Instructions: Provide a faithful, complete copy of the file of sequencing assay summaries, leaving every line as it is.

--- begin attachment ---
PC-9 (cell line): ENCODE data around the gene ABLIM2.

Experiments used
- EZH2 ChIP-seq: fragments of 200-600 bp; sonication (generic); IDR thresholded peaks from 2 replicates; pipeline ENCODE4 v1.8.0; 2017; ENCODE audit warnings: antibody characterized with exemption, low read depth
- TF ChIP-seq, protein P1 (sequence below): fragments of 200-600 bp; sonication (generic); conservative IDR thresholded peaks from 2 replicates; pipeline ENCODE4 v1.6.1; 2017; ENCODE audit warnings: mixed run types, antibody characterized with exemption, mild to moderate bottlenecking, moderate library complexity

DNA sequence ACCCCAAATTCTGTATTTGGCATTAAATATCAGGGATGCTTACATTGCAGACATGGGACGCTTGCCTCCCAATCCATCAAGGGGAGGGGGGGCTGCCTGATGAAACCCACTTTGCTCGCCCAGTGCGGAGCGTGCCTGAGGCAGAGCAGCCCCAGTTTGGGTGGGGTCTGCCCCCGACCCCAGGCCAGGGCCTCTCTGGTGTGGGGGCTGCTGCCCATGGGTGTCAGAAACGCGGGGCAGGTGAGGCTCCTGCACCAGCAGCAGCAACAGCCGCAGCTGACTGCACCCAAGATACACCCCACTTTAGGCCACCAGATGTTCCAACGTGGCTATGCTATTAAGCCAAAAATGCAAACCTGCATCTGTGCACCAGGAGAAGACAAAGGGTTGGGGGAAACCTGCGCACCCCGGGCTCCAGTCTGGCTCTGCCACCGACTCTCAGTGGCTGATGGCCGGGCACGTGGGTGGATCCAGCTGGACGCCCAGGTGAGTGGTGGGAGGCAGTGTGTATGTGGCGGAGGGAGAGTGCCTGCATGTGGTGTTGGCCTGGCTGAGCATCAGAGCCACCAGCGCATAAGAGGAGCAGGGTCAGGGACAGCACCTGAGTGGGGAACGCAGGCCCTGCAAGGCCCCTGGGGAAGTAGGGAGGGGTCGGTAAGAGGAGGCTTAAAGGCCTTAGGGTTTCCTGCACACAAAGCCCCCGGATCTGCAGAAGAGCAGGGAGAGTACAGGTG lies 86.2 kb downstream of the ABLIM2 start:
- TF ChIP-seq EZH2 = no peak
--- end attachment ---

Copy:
PC-9 (cell line): ENCODE data around the gene ABLIM2.

Experiments used
- EZH2 ChIP-seq: fragments of 200-600 bp; sonication (generic); IDR thresholded peaks from 2 replicates; pipeline ENCODE4 v1.8.0; 2017; ENCODE audit warnings: antibody characterized with exemption, low read depth
- TF ChIP-seq, protein P1 (sequence below): fragments of 200-600 bp; sonication (generic); conservative IDR thresholded peaks from 2 replicates; pipeline ENCODE4 v1.6.1; 2017; ENCODE audit warnings: mixed run types, antibody characterized with exemption, mild to moderate bottlenecking, moderate library complexity

DNA sequence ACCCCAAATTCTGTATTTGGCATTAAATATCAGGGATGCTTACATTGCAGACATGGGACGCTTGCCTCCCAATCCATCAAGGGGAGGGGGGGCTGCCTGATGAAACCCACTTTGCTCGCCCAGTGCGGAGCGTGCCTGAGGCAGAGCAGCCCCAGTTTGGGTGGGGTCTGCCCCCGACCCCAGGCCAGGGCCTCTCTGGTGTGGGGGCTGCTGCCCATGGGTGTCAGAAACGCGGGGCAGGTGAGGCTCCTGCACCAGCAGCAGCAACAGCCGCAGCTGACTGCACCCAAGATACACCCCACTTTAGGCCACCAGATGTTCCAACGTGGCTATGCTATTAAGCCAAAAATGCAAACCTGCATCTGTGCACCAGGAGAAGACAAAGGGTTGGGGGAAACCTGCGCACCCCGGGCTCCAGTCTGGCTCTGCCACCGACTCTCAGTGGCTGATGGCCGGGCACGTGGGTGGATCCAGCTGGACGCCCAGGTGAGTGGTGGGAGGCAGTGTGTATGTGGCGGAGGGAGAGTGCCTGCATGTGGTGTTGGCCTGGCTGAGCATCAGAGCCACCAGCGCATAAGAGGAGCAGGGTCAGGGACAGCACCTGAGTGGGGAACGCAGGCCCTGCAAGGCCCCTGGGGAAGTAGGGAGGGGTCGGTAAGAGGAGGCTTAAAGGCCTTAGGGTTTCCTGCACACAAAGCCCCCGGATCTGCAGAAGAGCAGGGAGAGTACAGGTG lies 86.2 kb downstream of the ABLIM2 start:
- TF ChIP-seq EZH2 = no peak